A full account of why Americans vote as they do in any election requires a multilevel analysis that recognizes multiple causal factors. The content of the story includes references to historic events unfolding around the world, the activities of organizations such as political parties and labor unions, shifts in the U.S. economy, choices made by the mass media, allocations of advertising dollars by campaign strategists, and much more.
At its core, however, voting is a psychological act. It is the behavior of one citizen, using the information and experiences he or she has gathered over a period of years, to make a consequential selection among offered options. One candidate’s victory and others’ defeats are the cumulative results of individuals pulling levers, coloring in empty ovals, punching out chads, drawing connections between pairs of adjacent horizontal lines, or instead deciding to stay at home. To understand election results, we must explain what happened in the minds of these actors, describing what propelled them down the behavioral paths they chose. The impact of all forces at work, forces that range from images in advertisements to shifts in the unemployment rate to powerful emotional reactions of pride and rage and much more, ultimately passed through the hands that pulled, colored, punched, drew, or abstained.
Thus, elections provide advantageous venues of exploring many aspects of individual and collective choice – topics of interest across many subfields of psychology, especially social psychology and the psychology of judgment and decision-making. Elections create moments when most (if not all) of the nation is focused on the same big question, “Who will lead us?” Elections also involve many related questions about the desired actions of government, the relations between citizens and their representatives, the relations between subgroups of a society, and the meaning and implications of collective history. In and across such contemplations are issues of long-standing interest in psychology, including information processing, choice, attention, learning, selective exposure, perception, and retention, group identification, cooperation, competition, self-interest, persuasion, altruism, aggression, alienation, efficacy, and collective action.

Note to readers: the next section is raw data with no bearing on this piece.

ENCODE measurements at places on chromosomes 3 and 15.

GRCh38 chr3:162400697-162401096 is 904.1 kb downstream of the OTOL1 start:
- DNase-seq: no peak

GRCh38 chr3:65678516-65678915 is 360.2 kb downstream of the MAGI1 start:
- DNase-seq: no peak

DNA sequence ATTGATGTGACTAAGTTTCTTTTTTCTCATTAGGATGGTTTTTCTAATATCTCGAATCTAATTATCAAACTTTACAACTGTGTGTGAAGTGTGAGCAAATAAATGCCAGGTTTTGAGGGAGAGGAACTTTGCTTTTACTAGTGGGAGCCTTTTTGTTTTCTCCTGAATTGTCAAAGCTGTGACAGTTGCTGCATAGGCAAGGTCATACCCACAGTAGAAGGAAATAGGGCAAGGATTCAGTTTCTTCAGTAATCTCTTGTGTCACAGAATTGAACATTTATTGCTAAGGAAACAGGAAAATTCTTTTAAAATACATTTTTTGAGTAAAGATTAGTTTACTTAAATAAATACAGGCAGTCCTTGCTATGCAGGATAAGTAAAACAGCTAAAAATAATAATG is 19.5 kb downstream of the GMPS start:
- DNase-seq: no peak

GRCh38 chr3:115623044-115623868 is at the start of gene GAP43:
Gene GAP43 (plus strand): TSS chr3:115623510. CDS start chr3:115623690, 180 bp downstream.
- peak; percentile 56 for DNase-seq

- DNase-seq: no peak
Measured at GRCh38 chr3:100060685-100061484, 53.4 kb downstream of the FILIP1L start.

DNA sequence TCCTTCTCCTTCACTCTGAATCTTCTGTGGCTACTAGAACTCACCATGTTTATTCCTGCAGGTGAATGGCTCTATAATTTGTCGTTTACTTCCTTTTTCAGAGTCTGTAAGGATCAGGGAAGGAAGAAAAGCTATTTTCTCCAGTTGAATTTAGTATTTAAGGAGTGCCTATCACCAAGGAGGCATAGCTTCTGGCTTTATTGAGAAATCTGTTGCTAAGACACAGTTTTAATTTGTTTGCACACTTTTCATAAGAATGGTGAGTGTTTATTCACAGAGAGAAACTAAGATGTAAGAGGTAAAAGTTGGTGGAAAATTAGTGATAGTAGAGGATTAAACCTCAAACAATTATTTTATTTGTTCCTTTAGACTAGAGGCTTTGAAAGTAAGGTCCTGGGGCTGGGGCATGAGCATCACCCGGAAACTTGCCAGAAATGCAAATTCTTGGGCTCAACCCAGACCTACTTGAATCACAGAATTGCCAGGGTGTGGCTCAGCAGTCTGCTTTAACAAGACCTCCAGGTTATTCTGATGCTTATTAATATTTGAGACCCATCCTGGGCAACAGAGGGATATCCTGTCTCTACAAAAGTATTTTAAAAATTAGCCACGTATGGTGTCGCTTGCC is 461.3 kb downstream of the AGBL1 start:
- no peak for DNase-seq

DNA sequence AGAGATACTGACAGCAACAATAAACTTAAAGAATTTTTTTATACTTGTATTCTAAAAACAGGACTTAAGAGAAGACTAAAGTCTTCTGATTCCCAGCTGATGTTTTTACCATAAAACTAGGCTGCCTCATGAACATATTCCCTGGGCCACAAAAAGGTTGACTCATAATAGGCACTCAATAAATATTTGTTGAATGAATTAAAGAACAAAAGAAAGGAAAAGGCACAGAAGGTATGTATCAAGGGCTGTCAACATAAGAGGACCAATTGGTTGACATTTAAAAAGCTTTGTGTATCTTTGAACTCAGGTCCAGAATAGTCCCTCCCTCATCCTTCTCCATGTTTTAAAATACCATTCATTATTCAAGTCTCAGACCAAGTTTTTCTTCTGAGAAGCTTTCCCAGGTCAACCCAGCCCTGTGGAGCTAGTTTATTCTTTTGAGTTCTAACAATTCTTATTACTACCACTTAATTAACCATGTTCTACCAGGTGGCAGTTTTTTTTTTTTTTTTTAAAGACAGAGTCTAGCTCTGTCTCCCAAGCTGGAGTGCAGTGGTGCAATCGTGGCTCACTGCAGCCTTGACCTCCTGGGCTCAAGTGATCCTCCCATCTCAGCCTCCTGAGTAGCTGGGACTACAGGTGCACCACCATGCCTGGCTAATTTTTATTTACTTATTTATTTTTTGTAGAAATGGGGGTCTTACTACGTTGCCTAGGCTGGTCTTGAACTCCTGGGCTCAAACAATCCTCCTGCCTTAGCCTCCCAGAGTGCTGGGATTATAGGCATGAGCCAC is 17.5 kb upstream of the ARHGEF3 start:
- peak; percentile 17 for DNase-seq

For more than 50 years, the ANES has equipped researchers to explore these issues by providing a view of the political world through the eyes of ordinary citizens. Thousands of scholars across a range of social and behavioral science disciplines have analyzed their data (which are released free to anyone who wants them), and thousands of publications have resulted from these efforts. This work has explored the causes and consequences of individual decisions about whether to be interested in politics, whether to participate in civic life, whether to vote in elections, and how to act when engaging in such activities.
The ANES is like a telescope, a functional magnetic resonance imaging system, a supercollider, and any other scientific instrument that is characterized by high fixed costs and the capacity to serve thousands of research agendas simultaneously. These and other broadly effective research tools work as they do because they efficiently facilitate the coordinated discovery of new and exciting theoretical, conceptual, and empirical insights.